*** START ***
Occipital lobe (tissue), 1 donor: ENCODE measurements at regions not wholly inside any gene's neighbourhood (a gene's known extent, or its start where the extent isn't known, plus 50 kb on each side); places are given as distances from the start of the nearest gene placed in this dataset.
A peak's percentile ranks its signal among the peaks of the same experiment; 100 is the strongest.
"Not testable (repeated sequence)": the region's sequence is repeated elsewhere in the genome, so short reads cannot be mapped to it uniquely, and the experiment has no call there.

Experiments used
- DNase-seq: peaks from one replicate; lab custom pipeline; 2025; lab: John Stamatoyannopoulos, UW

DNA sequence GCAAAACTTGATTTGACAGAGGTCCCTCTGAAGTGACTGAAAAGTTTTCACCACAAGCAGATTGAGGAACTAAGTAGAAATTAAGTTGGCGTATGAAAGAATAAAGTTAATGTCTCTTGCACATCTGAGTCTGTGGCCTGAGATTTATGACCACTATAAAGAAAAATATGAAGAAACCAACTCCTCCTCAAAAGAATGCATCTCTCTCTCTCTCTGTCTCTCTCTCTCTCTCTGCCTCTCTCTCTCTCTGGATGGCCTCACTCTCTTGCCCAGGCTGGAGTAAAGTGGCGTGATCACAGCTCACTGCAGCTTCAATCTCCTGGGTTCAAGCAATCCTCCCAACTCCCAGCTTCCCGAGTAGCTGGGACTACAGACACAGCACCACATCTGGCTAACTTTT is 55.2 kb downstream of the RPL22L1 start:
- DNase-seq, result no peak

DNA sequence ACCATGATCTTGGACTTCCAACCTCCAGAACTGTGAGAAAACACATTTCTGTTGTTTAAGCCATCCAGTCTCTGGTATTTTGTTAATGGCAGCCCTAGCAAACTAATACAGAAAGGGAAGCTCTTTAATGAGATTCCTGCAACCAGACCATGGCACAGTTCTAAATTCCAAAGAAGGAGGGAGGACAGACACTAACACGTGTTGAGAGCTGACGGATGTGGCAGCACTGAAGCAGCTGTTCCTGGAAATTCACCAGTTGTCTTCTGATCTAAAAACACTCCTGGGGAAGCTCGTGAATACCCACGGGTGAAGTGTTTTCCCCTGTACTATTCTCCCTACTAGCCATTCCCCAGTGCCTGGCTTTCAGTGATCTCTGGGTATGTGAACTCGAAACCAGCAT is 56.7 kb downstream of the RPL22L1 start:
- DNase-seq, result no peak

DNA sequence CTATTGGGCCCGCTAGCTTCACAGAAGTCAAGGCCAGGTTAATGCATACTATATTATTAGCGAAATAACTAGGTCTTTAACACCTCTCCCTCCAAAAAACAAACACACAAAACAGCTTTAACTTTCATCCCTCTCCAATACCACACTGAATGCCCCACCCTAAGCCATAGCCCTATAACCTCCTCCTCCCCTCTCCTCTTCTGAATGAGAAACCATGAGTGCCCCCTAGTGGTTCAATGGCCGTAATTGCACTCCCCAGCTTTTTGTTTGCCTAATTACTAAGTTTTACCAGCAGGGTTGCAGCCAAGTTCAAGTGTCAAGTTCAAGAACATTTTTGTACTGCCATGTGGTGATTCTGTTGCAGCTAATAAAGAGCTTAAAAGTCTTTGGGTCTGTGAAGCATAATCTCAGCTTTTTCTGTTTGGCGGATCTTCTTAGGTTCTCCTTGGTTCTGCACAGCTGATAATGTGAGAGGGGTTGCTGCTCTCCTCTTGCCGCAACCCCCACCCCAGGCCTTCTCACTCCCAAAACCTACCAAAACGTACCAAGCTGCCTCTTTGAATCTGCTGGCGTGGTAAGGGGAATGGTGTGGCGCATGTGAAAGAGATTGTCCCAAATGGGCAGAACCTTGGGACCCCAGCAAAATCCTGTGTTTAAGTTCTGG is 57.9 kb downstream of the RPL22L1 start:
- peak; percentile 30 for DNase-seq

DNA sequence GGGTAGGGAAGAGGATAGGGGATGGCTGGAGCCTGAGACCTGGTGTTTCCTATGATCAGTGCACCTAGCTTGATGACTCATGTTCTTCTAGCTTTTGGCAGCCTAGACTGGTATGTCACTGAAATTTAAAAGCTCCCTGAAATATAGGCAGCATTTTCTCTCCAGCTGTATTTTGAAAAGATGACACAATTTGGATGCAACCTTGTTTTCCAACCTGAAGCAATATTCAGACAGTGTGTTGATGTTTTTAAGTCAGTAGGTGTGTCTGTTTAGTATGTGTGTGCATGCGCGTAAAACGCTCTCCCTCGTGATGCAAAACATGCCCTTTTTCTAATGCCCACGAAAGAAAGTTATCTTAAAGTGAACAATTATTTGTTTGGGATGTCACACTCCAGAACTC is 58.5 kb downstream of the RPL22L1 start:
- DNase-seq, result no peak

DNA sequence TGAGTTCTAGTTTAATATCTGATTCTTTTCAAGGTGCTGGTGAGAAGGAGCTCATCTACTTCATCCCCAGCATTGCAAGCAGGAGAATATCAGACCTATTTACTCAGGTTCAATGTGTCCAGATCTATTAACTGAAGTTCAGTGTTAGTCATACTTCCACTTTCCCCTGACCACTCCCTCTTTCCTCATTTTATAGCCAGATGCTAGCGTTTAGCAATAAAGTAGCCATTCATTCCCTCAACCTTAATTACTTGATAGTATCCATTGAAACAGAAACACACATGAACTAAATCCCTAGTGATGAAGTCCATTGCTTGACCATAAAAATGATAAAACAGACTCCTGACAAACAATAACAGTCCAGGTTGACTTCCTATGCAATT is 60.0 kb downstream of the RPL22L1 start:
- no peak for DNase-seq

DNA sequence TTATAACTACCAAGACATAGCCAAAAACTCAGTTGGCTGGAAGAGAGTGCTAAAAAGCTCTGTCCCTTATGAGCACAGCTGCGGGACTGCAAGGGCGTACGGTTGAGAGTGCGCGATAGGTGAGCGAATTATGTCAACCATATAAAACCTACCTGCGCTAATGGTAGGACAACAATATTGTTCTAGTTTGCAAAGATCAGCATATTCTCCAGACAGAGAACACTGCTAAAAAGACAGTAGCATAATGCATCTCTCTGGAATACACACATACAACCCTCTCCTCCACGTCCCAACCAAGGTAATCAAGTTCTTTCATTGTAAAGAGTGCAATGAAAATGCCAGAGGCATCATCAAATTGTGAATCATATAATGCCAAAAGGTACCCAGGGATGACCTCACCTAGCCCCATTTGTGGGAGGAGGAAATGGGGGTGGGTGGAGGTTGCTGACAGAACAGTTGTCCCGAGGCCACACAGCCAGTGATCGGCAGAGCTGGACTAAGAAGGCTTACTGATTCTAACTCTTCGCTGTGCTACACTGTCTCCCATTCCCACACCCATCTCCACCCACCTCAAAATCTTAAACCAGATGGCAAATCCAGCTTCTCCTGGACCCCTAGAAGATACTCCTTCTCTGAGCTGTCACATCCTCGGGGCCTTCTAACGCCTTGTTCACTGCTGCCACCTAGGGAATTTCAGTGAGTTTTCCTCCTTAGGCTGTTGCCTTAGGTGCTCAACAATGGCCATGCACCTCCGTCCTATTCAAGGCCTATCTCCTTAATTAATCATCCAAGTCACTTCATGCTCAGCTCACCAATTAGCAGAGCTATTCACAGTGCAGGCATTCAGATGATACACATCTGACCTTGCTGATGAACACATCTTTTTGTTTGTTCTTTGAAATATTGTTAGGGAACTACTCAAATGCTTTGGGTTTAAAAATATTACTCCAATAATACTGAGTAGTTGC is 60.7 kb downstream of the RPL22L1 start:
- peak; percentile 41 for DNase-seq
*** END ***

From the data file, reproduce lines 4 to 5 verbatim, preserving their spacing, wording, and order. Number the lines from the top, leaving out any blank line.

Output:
Experiments used
- DNase-seq: peaks from one replicate; lab custom pipeline; 2025; lab: John Stamatoyannopoulos, UW